The typical situation found in ecosystems is characterised by a multitude of different toxicants that act simultaneously on exposed organisms. However, traditional ecotoxicological studies as well as risk assessment approaches typically simplify this situation by using a compound-by-compound approach that assumes that the momentarily investigated chemical is the only toxicant present in the environment.
Obviously, this is a gross simplification of the actual situation. What makes it absolutely vital to finally consider the joint action of all chemicals that make up a certain pollution situation is that the toxicity of a mixture is usually higher than the toxicity of each compound alone, often considerably so:
The figure is from a study that we first published in 2000 (Backhaus T, Aquatic Toxicology, 49(1-2), 49-61, 2000). On the left hand side you see the effects that the individual compounds provoke singly and on the right hand side you see the resulting mixture effects. Even though all compounds (quinolone antibiotics in this case) are present in only very minute amounts – in concentrations that could be considered ”safe” – the toxicity of a mixture is rather substantial: more than half of the exposed bacteria are affected. This shows that any environmental quality standard, e.g. for protecting a river ecosystem, but also for drinking water protection, has to take mixture effects into account. Analyzing the toxicity of individual substances is a necessary first step, but is insufficient alone.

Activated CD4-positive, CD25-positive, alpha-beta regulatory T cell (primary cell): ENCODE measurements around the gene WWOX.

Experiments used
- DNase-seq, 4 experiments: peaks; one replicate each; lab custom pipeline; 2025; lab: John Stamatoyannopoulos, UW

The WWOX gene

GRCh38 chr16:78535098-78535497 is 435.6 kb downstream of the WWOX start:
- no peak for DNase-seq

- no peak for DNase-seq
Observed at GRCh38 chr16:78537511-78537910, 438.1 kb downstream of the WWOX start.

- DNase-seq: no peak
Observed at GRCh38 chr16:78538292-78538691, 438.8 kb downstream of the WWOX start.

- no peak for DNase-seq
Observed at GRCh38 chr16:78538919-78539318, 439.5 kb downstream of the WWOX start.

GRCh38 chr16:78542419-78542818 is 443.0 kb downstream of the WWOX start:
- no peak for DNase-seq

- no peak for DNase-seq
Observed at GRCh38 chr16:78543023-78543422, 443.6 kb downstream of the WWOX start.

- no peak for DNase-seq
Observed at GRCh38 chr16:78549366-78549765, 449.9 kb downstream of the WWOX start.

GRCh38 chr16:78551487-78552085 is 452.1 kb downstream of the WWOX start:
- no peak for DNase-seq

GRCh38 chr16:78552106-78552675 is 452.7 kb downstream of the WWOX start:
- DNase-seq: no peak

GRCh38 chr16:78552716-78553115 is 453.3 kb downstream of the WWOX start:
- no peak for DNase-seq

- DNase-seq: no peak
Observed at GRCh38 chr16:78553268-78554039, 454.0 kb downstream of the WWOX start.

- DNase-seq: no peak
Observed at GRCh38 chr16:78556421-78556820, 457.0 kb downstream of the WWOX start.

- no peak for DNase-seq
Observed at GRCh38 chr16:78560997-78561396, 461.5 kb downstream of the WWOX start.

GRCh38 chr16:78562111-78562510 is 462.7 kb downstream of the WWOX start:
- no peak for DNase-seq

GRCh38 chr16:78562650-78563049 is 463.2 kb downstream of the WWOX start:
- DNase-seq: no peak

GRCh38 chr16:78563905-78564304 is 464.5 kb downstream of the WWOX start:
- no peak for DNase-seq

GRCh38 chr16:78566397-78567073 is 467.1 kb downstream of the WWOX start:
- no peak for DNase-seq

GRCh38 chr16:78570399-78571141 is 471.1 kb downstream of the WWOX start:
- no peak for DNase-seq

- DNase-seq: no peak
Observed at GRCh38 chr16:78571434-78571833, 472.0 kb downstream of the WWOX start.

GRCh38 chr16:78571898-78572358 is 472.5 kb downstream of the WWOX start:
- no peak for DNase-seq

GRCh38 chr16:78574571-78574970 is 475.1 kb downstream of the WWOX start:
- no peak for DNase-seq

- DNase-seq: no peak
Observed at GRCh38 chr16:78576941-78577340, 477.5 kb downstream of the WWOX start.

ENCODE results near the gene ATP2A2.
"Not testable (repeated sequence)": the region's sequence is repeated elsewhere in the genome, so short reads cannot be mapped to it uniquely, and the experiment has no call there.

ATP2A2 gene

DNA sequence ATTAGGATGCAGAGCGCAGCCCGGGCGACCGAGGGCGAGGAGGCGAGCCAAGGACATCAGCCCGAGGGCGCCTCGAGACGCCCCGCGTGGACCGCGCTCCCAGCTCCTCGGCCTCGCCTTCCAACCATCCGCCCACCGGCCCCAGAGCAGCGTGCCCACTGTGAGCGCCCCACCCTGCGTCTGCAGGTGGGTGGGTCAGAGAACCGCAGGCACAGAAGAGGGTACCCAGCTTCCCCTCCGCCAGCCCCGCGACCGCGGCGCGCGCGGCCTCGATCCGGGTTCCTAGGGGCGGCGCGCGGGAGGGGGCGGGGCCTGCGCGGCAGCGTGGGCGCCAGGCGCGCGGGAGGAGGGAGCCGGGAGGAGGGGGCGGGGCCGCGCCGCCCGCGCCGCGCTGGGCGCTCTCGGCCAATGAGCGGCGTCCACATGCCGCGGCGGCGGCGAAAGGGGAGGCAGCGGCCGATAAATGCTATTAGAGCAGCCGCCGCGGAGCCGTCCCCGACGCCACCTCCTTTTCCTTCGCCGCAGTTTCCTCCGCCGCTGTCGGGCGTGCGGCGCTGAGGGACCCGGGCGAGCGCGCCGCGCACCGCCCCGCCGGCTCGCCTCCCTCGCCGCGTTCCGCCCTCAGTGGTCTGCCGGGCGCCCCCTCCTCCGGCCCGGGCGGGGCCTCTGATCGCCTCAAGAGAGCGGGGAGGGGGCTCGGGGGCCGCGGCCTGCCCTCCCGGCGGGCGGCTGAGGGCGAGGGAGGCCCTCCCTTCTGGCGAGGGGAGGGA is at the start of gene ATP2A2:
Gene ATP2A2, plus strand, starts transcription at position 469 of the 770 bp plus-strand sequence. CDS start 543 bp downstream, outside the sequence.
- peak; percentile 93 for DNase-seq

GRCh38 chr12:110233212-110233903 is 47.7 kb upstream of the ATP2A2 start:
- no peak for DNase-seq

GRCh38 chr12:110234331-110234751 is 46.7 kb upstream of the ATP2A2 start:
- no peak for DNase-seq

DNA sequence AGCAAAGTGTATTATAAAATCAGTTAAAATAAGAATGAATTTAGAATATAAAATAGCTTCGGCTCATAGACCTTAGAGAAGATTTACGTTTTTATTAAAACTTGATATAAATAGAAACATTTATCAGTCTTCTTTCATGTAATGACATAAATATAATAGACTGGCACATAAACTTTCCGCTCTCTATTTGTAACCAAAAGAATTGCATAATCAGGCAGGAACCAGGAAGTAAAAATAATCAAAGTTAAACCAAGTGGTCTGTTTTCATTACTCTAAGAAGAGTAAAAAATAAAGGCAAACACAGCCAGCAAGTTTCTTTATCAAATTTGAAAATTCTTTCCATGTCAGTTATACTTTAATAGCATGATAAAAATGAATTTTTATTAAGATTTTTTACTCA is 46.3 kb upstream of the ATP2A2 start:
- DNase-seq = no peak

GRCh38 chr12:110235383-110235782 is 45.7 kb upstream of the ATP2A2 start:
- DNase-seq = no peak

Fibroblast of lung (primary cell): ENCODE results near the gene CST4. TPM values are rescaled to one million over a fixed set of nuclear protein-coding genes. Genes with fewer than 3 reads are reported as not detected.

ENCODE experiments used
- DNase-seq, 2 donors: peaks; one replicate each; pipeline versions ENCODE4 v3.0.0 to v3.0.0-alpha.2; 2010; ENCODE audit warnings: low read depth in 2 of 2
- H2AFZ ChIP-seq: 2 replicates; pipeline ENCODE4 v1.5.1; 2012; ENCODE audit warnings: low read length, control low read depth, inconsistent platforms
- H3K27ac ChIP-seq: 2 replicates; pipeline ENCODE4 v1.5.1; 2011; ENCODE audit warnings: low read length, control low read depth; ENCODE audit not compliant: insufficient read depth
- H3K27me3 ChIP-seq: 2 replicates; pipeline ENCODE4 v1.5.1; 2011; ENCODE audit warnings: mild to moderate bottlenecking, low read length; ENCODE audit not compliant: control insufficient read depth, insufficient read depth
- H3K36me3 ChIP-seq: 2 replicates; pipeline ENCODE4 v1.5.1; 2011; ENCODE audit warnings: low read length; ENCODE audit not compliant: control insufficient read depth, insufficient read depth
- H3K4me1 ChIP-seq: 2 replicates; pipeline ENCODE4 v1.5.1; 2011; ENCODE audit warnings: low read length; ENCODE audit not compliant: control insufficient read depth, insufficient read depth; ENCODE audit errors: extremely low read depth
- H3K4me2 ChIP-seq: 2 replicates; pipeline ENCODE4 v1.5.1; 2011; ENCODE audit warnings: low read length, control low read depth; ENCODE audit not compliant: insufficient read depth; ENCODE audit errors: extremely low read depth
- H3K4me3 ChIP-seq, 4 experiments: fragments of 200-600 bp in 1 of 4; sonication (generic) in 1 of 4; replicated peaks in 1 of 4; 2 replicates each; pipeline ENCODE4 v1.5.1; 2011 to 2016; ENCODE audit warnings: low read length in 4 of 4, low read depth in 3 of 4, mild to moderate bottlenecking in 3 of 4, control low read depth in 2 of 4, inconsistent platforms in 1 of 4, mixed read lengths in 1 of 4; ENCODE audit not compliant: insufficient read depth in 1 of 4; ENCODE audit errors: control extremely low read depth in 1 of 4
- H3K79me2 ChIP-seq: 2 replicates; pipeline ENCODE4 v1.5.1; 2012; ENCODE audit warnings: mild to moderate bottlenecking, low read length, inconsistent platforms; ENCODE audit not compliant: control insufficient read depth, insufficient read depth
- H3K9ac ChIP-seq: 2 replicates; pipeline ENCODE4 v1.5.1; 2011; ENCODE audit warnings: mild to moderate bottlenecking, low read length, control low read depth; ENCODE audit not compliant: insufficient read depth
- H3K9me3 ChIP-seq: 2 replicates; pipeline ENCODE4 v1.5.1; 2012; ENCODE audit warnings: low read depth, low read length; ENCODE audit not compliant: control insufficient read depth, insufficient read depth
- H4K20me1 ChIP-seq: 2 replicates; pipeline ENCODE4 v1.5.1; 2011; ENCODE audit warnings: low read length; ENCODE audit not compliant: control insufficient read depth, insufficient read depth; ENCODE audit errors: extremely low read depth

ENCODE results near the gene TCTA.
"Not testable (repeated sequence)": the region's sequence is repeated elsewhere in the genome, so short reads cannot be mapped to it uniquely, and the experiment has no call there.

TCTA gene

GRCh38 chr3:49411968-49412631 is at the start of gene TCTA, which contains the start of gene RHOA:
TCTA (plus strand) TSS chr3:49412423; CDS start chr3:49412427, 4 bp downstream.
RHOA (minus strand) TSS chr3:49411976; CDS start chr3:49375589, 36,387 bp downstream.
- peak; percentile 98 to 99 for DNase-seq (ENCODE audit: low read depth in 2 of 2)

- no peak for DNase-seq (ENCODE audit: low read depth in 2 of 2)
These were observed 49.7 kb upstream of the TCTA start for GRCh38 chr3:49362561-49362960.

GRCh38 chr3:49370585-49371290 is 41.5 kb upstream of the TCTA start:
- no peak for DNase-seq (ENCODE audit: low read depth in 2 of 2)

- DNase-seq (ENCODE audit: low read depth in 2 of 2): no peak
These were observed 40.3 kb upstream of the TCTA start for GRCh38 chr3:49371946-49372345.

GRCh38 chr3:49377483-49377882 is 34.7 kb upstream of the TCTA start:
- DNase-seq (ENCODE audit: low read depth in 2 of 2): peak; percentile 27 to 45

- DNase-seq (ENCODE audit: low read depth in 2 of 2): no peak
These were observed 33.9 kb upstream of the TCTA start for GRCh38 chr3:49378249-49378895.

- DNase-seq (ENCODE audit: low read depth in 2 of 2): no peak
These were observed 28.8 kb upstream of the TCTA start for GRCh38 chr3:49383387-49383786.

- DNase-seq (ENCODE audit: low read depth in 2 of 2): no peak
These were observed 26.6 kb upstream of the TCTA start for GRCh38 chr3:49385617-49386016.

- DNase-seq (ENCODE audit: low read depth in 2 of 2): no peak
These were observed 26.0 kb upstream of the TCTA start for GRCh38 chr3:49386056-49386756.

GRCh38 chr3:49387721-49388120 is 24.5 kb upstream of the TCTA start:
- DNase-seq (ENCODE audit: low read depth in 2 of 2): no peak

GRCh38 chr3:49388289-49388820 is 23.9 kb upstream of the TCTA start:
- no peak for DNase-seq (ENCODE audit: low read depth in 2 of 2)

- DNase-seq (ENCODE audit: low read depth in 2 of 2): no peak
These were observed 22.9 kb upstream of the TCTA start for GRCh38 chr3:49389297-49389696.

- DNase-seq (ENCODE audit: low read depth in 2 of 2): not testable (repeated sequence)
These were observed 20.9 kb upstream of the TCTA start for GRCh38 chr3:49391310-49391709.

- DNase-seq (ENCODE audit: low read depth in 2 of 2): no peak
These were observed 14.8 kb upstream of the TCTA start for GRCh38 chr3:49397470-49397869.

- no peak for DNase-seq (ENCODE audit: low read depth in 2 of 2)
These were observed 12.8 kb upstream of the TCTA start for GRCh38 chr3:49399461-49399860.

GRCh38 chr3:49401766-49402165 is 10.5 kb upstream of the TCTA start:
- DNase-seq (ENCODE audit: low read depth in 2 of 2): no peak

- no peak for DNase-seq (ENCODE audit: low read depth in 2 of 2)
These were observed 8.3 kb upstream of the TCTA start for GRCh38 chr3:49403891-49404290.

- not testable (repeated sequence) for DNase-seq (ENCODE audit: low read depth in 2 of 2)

On the far right of the figure I have plotted two mixture toxicity expectations, according to the classical concepts of Concentration Addition (CA) and Independent Action (IA, sometimes also called Response Addition). As can be seen, Concentration Addition was quite good at estimating the joint toxicity of the mixture. Independent Action underestimated the actually observed joint toxicity. You can find more details on this study in
In view of this characteristics of chemical mixtures the aims of my research are
- to explore concepts and models that describe the joint action of chemicals. The goal is to validate such models for certaing groups of chemicals and to explore the limits of their applicability. The idea is to come up with approaches that ultimately should help us to predict the toxicity of chemical mixtures in the environment, and
- to analyse the options of including our scientific knowledge on the ecotoxicity of chemical mixtures into environmental regulation. How do we apply our knowledge, what are the hurdles and how can we overcome them?